Ceramicist Michael Hirsh is again donating a collection of his unusual art pieces to a fundraiser benefiting homeless families.
The Burbank resident has taught pottery — making functional items like coffee mugs through hand-building and throwing on the wheel — for about 15 years at the Betsy Lueke Creative Arts Center.
With advanced students, he teaches more of the artistic aspects of ceramics.
Hirsh has created colorful vessels for the eighth annual Empty Bowl Lunch scheduled from noon to 2:30 p.m. on Oct. 21 at St. Charles Borromeo Church in North Hollywood. The event benefits Family Promise of the Verdugos, a local nonprofit assisting first-time homeless families with children find housing and sustainable employment.
Independent potters, arts associations and community groups create handcrafted ceramic bowls and guests purchase a $35 ticket for a meal of soup, bread and dessert donated by area restaurants.
Hirsh’s own work has graduated from pottery to Mid-Century-modern style vases and tile wall art that he carves into using clay tools. But he creates bowls just for the Family Promise fundraiser each year.
His glazing technique is what makes his bowls unusual, he said.
“I do a lot of specialized glazing in multiple colors and that’s what people like about the bowls I make,” he said. “They also have very unique glaze patterns on them.”
Their composition is also very thin and light weight, he added, so they are very different.
Fellow artist Barbara Lazar introduced Hirsh to the Empty Bowl fundraiser. She took him to see how the program worked. He was impressed and has donated bowls to the project since the event began.
“I liked that they didn’t just give out money or food but made an effort to get people up on their feet,” he said.
The program provides job training and business attire to help adults rejoin the work force. It also finds affordable housing for the family.
“And it is not individuals, it is whole families with children this program helps,” Hirsh said. “It’s critical for kids to be in a stable environment, so I felt this charity was different. It was helping people get on their feet, instead of putting a band-aid on the problem where people take the help but still don’t have jobs and remain homeless. This [program] was a much more worthwhile way to go about helping people like that.”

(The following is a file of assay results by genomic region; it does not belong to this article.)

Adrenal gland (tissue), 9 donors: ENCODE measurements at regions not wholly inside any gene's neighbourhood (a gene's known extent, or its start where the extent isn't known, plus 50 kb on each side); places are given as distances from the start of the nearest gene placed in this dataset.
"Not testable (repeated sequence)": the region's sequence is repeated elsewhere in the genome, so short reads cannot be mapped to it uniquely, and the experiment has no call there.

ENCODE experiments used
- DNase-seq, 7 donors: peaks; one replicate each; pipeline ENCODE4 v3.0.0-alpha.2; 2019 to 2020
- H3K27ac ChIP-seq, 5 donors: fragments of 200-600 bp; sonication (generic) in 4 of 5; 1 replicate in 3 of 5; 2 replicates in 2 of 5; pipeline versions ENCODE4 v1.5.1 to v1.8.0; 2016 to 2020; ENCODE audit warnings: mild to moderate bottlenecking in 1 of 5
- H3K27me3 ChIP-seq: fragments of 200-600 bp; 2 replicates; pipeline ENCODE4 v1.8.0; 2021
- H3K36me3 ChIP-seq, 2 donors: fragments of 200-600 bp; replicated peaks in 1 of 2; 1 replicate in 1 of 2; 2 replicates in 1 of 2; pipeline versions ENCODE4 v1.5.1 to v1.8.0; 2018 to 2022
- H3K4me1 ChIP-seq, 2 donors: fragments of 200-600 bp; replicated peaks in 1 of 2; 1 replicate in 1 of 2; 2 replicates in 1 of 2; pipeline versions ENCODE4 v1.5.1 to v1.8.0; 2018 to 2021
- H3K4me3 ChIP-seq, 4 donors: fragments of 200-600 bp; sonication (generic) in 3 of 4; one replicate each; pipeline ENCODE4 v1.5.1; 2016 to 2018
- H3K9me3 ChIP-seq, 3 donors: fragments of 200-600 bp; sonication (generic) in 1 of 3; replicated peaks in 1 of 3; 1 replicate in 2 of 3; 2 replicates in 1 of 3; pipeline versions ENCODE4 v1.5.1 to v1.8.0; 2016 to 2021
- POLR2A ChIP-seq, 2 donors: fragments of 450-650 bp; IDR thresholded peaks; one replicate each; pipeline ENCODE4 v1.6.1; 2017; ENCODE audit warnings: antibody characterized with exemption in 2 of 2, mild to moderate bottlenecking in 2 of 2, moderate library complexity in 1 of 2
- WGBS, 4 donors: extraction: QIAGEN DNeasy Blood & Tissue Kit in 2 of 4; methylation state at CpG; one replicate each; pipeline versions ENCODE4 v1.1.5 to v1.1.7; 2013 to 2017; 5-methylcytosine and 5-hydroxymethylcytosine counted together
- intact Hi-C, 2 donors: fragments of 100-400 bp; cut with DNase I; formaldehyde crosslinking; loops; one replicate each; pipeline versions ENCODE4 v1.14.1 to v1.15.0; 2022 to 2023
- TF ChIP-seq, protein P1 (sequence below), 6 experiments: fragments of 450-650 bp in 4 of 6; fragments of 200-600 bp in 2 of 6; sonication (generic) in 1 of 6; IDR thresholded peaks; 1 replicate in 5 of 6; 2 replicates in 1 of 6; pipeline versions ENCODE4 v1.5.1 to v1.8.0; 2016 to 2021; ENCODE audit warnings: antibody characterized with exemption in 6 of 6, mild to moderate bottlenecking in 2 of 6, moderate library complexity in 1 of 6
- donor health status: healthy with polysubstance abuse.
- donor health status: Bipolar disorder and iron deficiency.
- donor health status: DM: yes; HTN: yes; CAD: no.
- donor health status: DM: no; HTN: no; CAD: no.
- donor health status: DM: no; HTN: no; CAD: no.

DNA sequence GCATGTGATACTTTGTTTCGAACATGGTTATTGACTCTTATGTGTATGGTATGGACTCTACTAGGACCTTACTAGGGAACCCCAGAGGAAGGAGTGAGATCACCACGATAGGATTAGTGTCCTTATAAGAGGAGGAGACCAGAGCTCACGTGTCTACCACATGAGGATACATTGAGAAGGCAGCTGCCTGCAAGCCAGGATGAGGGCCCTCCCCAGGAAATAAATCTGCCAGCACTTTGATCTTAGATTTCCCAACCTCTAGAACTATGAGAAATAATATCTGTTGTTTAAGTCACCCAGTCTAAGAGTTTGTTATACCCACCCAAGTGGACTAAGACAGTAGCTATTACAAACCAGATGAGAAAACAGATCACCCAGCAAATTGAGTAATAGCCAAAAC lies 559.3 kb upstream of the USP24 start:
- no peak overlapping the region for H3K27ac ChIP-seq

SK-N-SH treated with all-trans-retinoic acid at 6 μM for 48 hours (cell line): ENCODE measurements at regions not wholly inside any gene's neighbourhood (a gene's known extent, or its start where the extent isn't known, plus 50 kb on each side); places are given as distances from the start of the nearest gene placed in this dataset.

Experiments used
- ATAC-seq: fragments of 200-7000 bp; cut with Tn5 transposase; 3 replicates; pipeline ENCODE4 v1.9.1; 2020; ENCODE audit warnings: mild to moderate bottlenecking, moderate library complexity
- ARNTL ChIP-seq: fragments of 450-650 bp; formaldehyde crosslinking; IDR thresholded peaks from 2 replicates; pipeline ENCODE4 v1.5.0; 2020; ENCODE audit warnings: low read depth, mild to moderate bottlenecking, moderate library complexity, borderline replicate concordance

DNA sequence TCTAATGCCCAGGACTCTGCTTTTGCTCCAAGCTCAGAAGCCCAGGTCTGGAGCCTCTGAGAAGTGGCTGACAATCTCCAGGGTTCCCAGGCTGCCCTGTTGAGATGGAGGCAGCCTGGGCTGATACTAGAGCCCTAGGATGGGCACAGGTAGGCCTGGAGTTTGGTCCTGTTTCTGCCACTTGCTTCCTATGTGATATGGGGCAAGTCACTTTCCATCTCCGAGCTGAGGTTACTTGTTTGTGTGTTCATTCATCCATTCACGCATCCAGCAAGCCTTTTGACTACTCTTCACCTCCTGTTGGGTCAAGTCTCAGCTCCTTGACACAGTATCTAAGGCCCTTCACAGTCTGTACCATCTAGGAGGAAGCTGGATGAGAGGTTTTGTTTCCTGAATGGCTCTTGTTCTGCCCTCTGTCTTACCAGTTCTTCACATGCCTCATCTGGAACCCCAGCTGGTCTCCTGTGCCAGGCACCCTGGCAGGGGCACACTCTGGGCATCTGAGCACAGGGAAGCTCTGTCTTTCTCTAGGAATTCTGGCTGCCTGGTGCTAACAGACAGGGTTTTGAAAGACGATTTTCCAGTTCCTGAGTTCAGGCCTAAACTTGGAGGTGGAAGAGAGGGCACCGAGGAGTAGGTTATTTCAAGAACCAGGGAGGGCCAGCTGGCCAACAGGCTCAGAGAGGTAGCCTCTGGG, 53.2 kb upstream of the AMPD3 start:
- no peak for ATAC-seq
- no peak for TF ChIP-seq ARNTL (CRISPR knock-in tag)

Those purchasing a ticket or sponsorship will take home a bowl made by a local artisan as a reminder of the hunger and uncertainty homeless families face every day. This year’s event will also feature arts and crafts for sale by local artists beginning at 11:30 a.m.
These days, homelessness affects all communities and this is one solution that helps families in Burbank and Glendale, said event chair Jane Winter.
“Family Promise breaks it down to helping local families who find themselves homeless for the very first time,” she said. “With a little help, families can get back on their feet again and return to being independent. Buying a $35 ticket to a lunch is such an easy way to be part of the solution.”
Tiptons enjoying retirement in Carson City
What a great surprise to hear from my longtime friend Sharron “Sherry” Tipton over the summer.
She and her husband, Michael, moved from Burbank to Carson City, Nev., after retiring in 2005. They remodeled and are living in a home previously owned by Michael Tipton’s parents. Michael and Sharron Tipton celebrated their 50th anniversary this year. They were married on June 23, 1968.
Michael Tipton was born and raised in Cheyenne, Wyo., and Sharron was born in Los Angeles. They met during their junior year of high school at the local bowling alley in Cheyenne. They were married in Cheyenne at St. Mark’s Episcopal Church.
Michael Tipton was a television engineer for 30 years at the former NBC Studios in Burbank. He was a member of the Society of Motion Picture and Television Engineers and was a shop steward.
Sharron Tipton was an instructional aide and teacher in three Burbank schools. A member of the PTA at Bret Harte Elementary, Luther Burbank Middle School and Burroughs High School, she held the offices of historian and press editor. She wrote and sent press releases about those schools to me for 13 years.
The Tiptons’ daughter, Sherry, and her husband, Luis Macias, have two children. They live in the family’s Burbank home. Son, Lanny, and his wife, Trish, have two children and live in King City, Calif.
Sharron Tipton said they keep the spark alive in their marriage by cuddling a lot, laughing and accepting each other’s shortcomings.